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Tech shares tips on how to protect A/C in scorching heat

Posted: 7:52 PM, Jul 28, 2019
Updated: 2019-07-29 16:55:22-04
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LAS VEGAS (KTNV) — Las Vegas topped out the weekend at 107 degrees and it’ll be a few more days until the valley cools down. The triple digit weather most likely has your air conditioner working extra hard to keep your home cool.

A local tech says a little bit of maintenance -- done on your end -- will go a long way, it’ll save you hundreds if not thousands of dollars.

13 Action News went on a-ride-along service call with Stephen Gamst. He is a senior technician at Goettl Air Conditioning and Plumbing.

"We have no cool [air flow] so the owner isn't getting any air conditioning," Gamst says as he prepares his tools for a repair service request in a Las Vegas home near West Flamingo Road and South Cimarron Road.

RELATED: Tips on keeping your home cool if your A/C goes out

"The first thing I’m going to do is check the power."

The bedrooms in Kevin Steelman’s home have very warm since the Fourth of July weekend. They're “so hot” Steelman prefers to hangout downstairs.

"You can definitely feel the heat! The difference when you step up those stairs, it's like a blanket goes over you," says Steelman.

Gamst says, broken or overheated motors and capacitors are the most common problems especially during the summer.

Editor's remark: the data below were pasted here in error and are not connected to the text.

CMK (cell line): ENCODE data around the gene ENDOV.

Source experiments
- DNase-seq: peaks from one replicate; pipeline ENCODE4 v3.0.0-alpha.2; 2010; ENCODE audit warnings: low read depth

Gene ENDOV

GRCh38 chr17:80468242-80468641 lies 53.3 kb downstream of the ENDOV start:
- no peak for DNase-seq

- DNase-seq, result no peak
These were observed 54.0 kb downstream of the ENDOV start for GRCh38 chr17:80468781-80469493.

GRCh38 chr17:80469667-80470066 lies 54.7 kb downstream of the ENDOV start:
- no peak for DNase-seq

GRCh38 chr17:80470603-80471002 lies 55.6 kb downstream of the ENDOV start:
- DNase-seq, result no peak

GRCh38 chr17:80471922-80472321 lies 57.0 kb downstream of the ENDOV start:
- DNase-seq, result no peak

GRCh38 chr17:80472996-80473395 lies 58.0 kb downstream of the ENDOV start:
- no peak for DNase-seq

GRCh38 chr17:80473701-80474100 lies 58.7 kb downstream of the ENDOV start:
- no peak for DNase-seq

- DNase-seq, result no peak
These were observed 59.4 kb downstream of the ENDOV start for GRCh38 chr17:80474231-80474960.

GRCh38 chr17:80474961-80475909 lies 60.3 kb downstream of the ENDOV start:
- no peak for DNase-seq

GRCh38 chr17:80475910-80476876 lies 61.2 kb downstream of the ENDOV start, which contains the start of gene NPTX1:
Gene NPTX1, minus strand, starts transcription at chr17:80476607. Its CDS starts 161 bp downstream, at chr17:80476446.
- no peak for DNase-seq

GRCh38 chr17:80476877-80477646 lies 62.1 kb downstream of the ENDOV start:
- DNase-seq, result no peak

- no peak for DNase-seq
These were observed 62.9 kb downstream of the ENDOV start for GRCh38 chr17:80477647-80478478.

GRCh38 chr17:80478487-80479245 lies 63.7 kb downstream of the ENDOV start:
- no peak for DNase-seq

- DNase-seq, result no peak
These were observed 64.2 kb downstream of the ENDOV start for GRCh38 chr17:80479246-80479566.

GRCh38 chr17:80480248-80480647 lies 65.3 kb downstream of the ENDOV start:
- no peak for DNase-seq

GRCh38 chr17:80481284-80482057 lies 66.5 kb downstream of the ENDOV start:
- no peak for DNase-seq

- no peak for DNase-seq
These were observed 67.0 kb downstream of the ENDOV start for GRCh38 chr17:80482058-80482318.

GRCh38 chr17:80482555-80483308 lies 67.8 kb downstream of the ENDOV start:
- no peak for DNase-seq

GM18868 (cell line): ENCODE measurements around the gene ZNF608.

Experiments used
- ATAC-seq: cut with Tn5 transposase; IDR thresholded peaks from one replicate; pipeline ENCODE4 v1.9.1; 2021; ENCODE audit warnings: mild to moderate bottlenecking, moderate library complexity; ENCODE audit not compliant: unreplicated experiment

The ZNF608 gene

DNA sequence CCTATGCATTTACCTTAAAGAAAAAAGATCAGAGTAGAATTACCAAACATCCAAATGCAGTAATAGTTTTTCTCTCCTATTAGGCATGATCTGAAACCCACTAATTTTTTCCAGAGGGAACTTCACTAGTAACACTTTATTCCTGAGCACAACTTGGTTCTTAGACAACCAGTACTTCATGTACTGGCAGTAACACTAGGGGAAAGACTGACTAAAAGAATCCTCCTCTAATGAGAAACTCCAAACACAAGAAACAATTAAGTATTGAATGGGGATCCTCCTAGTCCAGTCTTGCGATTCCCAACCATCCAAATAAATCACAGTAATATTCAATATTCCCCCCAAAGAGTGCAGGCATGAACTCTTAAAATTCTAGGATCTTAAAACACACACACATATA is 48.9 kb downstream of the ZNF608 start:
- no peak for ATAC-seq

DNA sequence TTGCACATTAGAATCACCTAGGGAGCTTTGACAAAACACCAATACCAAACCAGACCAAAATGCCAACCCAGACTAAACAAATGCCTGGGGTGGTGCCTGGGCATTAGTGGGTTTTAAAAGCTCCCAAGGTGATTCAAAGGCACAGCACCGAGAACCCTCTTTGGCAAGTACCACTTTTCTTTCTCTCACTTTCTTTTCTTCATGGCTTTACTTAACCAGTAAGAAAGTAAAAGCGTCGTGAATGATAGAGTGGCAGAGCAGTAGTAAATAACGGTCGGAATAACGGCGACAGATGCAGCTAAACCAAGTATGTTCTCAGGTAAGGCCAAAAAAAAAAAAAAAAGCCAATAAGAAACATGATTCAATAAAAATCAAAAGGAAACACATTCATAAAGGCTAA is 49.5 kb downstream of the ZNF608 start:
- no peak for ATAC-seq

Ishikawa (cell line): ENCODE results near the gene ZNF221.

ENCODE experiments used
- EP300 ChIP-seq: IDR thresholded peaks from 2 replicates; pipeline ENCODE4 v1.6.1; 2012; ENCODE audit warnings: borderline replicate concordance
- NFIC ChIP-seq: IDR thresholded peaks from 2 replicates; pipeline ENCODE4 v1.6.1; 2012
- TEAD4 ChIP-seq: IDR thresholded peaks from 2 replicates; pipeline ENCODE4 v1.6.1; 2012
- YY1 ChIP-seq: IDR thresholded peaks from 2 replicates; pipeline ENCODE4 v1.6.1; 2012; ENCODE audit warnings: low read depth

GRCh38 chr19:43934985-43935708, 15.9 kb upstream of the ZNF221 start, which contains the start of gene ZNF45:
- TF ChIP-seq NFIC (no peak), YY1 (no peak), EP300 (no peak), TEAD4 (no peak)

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He also says most motors are found in the attic which are "extremely hot." He estimates Steelman’s attic temperature is about 130 degrees.

“Motors are like old cars. They can overheat,” Gamst says.

Goett Air Conditioning and Plumbing estimates that 70% of their repairs are done on A/C units which are outside, sitting in hot weather. Failure to keep up with minimal maintenance can result in more expensive repair costs.

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Tech Gamst repairing AC unit in a Las Vegas home.

"Have your system looked at, rejuvenated once a year. Don't mess with the thermostat too much. Don't go up down, up down. If you find a comfortable temperature just leave it there.”

To avoid your A/C from breaking during the scorching weather, Gamst recommends keeping the area trash-free that includes keeping bushes and scrubs away.

Steelman’s unit has wires sticking out, Gamst says that is a "safety hazard" and must get properly fixed.

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After about 45 minutes of running tests, Gamst found a solution to Steelman’s problem. He says one of the motors in the attic was broken and that he was able to fix the same day.

“Motors can cost between $400 to $12,000 bucks,” Gamst says.

As for Steelman, “I'm thinking this guy (Gamst) will be able to fix it," he told 13 Action News he will keep a better eye on his A/C unit moving forward.

If you are needing repairs, experts recommend requesting two to three estimates from different companies since repair prices and labor may vary.